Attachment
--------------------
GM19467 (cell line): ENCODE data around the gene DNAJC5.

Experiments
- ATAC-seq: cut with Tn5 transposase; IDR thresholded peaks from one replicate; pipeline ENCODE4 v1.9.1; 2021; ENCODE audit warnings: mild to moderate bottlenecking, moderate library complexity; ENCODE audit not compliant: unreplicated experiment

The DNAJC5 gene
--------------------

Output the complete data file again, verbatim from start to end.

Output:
GM19467 (cell line): ENCODE data around the gene DNAJC5.

Experiments
- ATAC-seq: cut with Tn5 transposase; IDR thresholded peaks from one replicate; pipeline ENCODE4 v1.9.1; 2021; ENCODE audit warnings: mild to moderate bottlenecking, moderate library complexity; ENCODE audit not compliant: unreplicated experiment

The DNAJC5 gene